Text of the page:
• 339.
    Andersson, Jan-Olof
    et al.
    Luleå University of Technology, Department of Engineering Sciences and Mathematics, Energy Science.
    Elfgren, Erik
    Luleå University of Technology, Department of Engineering Sciences and Mathematics, Energy Science.
    Westerlund, Lars
    Luleå University of Technology, Department of Engineering Sciences and Mathematics, Energy Science.
    Improved energy efficiency in juice production through waste heat recycling2014In: Applied Energy, ISSN 0306-2619, E-ISSN 1872-9118, Vol. 130, no S1, p. 757-763Article in journal (Refereed)
    Abstract [en]

    Berry juice concentrate is produced by pressing berries and heating up the juice. The by-products are berry skins and seeds in a press cake. Traditionally, these by-products have been composted, but due to their valuable nutrients, it could be profitable to sell them instead. The skins and seeds need to be separated and dried to a moisture content of less than 10 %wt (on dry basis) in order to avoid fermentation. A berry juice plant in the north of Sweden has been studied in order to increase the energy and resource efficiency, with special focus on the drying system. This was done by means of process integration with mass and energy balance, theory from thermodynamics and psychrometry along with measurements of the juice plant. Our study indicates that the drying system could be operated at full capacity without any external heat supply using waste heat supplied from the juice plant. This would be achieved by increasing the efficiency of the dryer by recirculation of the drying air and by heat supply from the flue gases of the industrial boiler. The recirculation would decrease the need of heat in the dryer with about 52%. The total heat use for the plant could thereby be decreased from 1262 kW to 1145 kW. The improvements could be done without compromising the production quality.

  • 340.
    Andersson, Jan-Olof
    et al.
    Luleå University of Technology, Department of Engineering Sciences and Mathematics, Energy Science.
    Toffolo, Andrea
    Luleå University of Technology, Department of Engineering Sciences and Mathematics, Energy Science.
    Improving energy efficiency of sawmill industrial sites by integration with pellet and CHP plants2013In: Applied Energy, ISSN 0306-2619, E-ISSN 1872-9118, Vol. 111, p. 791-800Article in journal (Refereed)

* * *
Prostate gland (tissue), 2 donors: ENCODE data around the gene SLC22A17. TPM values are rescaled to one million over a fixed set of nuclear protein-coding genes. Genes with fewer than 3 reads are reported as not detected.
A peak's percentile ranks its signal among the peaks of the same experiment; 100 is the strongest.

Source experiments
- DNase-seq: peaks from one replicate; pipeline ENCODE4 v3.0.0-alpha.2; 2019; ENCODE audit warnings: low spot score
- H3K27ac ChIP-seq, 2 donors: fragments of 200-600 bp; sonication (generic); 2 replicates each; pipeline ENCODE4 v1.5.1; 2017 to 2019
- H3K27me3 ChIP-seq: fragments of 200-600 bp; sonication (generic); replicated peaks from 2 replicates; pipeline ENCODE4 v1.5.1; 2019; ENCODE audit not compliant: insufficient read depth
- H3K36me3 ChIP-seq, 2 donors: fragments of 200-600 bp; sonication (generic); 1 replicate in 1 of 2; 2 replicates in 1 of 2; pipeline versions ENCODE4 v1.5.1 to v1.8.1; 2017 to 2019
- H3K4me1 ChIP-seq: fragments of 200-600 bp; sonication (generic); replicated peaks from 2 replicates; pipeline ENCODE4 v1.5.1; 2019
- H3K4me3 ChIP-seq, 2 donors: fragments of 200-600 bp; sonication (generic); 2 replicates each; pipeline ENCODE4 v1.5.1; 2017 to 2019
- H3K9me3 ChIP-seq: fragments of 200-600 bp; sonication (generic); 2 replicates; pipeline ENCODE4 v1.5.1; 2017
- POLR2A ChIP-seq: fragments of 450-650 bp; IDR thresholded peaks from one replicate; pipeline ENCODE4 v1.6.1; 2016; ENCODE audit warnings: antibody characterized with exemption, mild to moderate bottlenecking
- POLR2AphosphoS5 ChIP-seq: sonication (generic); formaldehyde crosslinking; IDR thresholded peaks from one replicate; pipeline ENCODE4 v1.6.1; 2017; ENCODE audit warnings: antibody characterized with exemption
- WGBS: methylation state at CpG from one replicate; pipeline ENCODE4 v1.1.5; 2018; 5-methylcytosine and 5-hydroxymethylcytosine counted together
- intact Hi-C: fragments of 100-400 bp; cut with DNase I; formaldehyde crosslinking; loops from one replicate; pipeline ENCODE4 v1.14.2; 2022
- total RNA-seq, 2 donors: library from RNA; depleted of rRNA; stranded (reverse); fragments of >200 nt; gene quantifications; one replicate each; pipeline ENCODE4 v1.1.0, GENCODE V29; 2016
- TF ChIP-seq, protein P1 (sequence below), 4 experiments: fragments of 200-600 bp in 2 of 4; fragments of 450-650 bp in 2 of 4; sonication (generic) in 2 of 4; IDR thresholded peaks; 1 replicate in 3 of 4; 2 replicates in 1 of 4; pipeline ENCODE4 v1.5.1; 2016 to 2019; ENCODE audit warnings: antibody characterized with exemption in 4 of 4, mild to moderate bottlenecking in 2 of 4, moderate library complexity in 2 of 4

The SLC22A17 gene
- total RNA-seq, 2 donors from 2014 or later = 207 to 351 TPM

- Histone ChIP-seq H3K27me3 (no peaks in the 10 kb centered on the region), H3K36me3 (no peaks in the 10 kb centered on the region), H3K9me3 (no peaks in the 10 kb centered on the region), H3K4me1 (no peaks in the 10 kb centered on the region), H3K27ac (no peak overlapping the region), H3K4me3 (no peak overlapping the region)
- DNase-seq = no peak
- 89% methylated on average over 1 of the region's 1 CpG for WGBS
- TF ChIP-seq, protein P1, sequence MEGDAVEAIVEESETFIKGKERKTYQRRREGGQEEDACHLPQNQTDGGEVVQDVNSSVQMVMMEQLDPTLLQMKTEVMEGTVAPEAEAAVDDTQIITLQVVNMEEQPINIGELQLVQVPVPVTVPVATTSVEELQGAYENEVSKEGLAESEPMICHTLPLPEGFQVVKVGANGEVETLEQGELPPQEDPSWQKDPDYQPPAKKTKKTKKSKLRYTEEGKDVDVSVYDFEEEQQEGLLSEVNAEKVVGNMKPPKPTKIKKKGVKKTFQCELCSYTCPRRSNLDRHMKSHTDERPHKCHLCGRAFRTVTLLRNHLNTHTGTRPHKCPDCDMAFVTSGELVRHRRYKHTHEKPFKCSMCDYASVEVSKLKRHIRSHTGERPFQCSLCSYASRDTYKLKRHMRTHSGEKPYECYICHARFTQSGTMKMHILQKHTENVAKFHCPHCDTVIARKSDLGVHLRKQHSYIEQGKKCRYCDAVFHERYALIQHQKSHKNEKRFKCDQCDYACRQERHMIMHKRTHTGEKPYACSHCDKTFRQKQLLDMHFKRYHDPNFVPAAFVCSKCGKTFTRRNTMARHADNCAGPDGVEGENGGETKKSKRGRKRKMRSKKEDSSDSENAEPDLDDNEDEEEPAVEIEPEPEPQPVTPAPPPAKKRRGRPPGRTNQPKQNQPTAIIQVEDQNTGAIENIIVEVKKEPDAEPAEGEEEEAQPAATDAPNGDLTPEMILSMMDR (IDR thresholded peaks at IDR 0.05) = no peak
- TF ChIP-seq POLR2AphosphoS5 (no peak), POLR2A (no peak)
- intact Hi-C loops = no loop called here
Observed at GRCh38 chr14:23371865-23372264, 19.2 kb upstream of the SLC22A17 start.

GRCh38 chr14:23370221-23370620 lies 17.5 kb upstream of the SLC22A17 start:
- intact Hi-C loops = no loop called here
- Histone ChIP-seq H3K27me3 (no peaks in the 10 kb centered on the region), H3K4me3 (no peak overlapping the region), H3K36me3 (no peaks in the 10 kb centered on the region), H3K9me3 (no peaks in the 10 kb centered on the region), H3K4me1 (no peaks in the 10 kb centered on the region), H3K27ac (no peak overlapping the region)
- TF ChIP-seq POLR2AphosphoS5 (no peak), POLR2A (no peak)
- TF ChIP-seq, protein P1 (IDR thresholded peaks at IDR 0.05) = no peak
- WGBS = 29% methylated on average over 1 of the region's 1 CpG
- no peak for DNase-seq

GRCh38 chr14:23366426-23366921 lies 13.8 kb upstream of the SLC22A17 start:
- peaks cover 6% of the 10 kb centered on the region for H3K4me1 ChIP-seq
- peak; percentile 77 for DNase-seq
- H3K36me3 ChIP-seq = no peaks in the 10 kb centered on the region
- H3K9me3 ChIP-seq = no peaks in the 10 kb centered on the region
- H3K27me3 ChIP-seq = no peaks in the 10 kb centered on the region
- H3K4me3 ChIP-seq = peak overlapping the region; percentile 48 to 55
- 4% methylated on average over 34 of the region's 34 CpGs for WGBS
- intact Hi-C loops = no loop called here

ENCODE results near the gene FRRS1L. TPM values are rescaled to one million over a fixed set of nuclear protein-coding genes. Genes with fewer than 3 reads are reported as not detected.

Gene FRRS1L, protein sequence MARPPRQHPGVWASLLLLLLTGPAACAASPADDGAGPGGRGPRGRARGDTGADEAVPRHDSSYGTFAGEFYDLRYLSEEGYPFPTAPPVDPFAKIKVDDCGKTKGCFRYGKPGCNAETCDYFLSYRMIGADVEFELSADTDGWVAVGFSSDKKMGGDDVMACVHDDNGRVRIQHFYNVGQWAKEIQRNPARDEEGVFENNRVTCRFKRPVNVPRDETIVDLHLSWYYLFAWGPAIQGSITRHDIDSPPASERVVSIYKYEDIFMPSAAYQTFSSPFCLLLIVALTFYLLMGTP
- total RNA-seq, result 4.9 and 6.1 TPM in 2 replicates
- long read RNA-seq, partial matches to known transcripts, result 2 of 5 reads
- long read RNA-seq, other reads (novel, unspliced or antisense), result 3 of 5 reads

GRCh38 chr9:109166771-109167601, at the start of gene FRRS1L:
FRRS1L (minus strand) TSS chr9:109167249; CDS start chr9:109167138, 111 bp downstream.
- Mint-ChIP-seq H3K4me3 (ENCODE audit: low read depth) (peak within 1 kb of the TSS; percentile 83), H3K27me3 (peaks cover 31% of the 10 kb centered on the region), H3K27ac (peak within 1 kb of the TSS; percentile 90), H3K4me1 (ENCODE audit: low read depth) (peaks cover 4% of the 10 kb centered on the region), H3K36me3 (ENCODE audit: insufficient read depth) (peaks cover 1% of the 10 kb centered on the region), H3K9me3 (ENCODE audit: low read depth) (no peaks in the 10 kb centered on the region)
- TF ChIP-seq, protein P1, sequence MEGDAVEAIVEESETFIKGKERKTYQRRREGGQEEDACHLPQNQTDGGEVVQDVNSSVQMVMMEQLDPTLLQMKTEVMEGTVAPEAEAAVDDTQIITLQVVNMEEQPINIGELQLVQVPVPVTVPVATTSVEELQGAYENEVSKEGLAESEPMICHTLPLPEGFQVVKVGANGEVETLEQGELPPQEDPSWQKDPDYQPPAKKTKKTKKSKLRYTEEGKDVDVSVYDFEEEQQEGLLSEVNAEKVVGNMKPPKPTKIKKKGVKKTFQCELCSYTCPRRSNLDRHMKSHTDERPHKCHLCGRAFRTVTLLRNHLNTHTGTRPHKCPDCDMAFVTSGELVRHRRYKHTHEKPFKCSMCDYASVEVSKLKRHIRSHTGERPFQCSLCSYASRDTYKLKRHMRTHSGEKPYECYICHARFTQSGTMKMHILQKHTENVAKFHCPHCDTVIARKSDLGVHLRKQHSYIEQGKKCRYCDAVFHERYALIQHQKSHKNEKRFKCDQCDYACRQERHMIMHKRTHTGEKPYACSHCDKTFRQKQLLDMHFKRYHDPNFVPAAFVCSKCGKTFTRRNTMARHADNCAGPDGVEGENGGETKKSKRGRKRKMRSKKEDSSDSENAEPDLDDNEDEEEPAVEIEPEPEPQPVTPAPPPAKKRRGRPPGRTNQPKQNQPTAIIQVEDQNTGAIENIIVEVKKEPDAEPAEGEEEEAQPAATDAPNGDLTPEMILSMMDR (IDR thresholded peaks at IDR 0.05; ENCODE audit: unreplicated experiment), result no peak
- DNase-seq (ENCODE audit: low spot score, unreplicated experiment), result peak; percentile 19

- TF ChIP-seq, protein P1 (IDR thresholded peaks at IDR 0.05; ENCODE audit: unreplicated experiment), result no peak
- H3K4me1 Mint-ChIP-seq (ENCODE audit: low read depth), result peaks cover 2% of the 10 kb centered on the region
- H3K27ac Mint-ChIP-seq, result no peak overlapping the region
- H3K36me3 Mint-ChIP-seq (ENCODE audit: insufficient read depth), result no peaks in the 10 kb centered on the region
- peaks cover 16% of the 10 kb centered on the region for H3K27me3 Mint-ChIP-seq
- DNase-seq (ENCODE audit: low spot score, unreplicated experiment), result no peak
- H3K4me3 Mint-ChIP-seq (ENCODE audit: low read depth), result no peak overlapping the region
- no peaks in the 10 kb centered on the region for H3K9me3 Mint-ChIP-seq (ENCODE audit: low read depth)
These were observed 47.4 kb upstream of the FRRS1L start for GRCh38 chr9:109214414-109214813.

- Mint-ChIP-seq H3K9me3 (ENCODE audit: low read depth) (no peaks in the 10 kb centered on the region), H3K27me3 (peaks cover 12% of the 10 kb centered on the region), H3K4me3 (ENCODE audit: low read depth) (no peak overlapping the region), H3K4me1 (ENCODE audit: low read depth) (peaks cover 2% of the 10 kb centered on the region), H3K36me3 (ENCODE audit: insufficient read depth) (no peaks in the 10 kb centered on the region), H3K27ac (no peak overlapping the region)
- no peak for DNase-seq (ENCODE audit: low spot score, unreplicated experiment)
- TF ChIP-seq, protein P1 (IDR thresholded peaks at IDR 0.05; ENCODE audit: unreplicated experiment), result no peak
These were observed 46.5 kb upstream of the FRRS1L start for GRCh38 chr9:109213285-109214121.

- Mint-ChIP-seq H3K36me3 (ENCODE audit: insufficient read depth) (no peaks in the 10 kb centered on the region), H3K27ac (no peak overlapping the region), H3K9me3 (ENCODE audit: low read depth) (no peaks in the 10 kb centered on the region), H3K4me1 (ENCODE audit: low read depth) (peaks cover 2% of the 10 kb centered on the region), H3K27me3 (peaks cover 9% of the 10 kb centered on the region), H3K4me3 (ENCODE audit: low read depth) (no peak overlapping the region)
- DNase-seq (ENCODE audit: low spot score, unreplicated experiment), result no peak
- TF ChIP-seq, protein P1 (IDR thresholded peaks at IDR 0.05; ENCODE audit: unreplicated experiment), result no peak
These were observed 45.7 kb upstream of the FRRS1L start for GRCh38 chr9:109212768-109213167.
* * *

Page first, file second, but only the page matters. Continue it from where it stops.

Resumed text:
Abstract [en]

    An essential strategy to lower energy and resources consumption is the development of highly integrated industrial sites including different kind of plants complementing one another. Sawmills are huge biomass suppliers to other industries, such as pulp and paper mills, pellet plants and CHP plants, and part of the biomass is also used for the internal heat requirement. In this paper the integration of a sawmill with a pellet plant and a CHP plant is investigated using advanced process integration techniques, so that the thermal energy and the electricity produced in the CHP plant by burning part of the sawmill biomass output are used for the heat and power requirements of the other two industries. The results show that up to 18% of the biomass by-products from the sawmill can be saved, but from the economic point of view the ratio between prices of the thermal energy sold for district heating and the low quality biomass has to be lower than the present one to make the integrated design solution more attractive than separate plant operation.

  • 341.
    Andersson, Jan-Olof
    et al.
    Luleå University of Technology, Department of Engineering Sciences and Mathematics, Energy Science.
    Westerlund, Lars
    Luleå University of Technology, Department of Engineering Sciences and Mathematics, Energy Science.
    Improved energy efficiency in sawmill drying system2014In: Applied Energy, ISSN 0306-2619, E-ISSN 1872-9118, Vol. 113, p. 891-901Article in journal (Refereed)
    Abstract [en]